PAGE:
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Remembering a dog named ‘Kat’

By Staff | Jun 15, 2011

A dog is man’s best friend. Offering a brand of unconditional love unmatched by humans, dogs often go above and beyond to please their masters. The same is true of K-9 units who strive to please their police counterparts day in and day out.

Although police officers are able to serve the community on their own, the inclusion of a K-9 unit in a police department greatly improves the department’s ability to enforce local, state and federal laws. For instance, K-9 units use highly trained dogs to sniff out illegal substances or to locate missing persons. The job description for a K-9 unit officer accommodates this use of dogs, but also follows the description for a general police officer.

Four years ago, Tyler County welcomed the first K-9 unit to the Tyler County Sheriff’s Office. Kat, a German Shepherd, was purchased with drug seizure money, trained in narcotics detection by Ultimate Working Dogs in St. Albans, W.Va., and certified to “sniff” out drugs such as Heroin, Marijuana, Cocaine, and Meth-amphetamine. She was also good at tracking.

In May 2007, when K-9 Kat came aboard at 10-months-old, she was the youngest K-9 certified in the State of West Virginia, a fact her handler Cpl. Shannon Huffman is proud to point out.

Tracy Landis, who certified Cpl. Huffman and Kat, recalled the training process. “I purchased Kat to be my personal dog,” she said. “But when Shannon’s first dog failed out, I let Kat go home with him for the weekend. They bonded instantly. Once I saw them together, I knew I had made the right decision.”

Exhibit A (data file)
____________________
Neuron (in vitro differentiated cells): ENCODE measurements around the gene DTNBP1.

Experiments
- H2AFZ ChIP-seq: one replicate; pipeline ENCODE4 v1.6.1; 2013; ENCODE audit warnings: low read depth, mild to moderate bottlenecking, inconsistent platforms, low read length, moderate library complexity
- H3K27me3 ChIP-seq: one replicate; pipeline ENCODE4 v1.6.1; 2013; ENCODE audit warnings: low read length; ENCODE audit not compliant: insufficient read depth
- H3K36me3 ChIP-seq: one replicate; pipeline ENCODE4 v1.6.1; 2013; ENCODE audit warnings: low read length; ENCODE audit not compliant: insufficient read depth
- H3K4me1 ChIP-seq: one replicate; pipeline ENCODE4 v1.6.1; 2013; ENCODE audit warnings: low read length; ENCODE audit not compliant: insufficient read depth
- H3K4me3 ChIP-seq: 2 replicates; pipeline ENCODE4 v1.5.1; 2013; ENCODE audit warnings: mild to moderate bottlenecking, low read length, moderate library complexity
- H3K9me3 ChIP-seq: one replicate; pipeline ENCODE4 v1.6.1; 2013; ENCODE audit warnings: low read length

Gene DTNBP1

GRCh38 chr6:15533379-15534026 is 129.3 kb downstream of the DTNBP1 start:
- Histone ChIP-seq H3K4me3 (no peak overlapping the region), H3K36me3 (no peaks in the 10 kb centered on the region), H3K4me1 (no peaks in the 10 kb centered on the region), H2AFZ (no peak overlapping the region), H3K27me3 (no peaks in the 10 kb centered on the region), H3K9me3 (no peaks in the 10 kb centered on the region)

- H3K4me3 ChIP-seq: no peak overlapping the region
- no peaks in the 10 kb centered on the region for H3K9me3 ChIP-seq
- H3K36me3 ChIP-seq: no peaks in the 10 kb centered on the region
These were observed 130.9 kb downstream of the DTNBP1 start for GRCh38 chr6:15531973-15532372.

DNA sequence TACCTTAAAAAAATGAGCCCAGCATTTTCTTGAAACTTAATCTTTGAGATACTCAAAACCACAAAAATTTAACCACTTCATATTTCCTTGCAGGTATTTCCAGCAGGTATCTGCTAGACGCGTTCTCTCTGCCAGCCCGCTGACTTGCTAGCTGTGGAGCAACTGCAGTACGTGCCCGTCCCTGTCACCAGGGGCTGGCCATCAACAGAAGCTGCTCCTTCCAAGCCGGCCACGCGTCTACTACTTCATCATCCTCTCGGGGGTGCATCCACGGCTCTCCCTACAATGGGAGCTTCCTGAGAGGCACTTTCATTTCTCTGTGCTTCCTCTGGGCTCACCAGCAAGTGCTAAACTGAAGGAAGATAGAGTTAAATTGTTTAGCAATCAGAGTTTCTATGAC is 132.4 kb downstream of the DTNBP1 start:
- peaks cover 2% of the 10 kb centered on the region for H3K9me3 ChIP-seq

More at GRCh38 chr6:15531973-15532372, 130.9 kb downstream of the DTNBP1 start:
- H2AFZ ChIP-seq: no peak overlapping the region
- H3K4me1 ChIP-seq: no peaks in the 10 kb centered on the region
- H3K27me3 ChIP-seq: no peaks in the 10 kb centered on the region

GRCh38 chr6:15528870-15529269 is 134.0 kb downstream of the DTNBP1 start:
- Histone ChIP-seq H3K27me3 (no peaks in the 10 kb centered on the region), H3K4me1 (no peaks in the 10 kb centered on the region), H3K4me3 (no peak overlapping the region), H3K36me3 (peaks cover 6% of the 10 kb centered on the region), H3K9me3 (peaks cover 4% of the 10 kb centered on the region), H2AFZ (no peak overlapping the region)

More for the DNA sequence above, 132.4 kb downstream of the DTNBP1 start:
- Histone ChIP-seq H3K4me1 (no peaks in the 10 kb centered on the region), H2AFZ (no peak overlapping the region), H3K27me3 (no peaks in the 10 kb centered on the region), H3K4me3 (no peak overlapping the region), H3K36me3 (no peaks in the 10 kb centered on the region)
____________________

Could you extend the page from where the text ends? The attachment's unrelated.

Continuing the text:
“Shannon was so patient with her during training, and because of their bond Kat finished the training program in three weeks. They were a perfect match.”

Sadly, on June 8 a few months shy of her fifth birthday, Kat succumbed to an electrolyte imbalance, and passed away.

“She was a great dog,” commented Huffman. “One of the best dogs I’ve ever owned, personal and departmental.”

Kat aimed to please, locating drugs on several occasions, including a Heroin bust which netted a large stash of stamps. “She was responsible for numerous busts. People were less likely to press the issue when it came to a search, because Kat was there. They would hand over the drugs,” Huffman stated.

Kat was an asset to law enforcement. “She was a great asset to the Tyler County Sheriff’s Office,” remarked Sheriff Bob Kendle. “She was a member of our department and she was treated as if she were a deputy. She will be missed!”

To Huffman, losing Kat was like losing a member of his family. “She was a part of my family,” Huffman said. “I worked eight to 10 hours per day with Kat, then I took her home.” Huffman added that his children are taking Kat’s death the hardest. “She used to play with them in the yard. They’ve grown up with Kat around.”

Now, all that’s left are the memories of Kat’s service to the Tyler County Sheriff’s Office, the legacy of her dedication and love for her handler, and her collar and badge which hang on a nail in Huffman’s office.

Kat was buried on the farm where she lived with Huffman and his family.

It has been said that “dogs are not our whole life, but they make our lives whole.” The same is true for K-9s like Kat, who spend their days patrolling with their police counterparts and their nights with the family.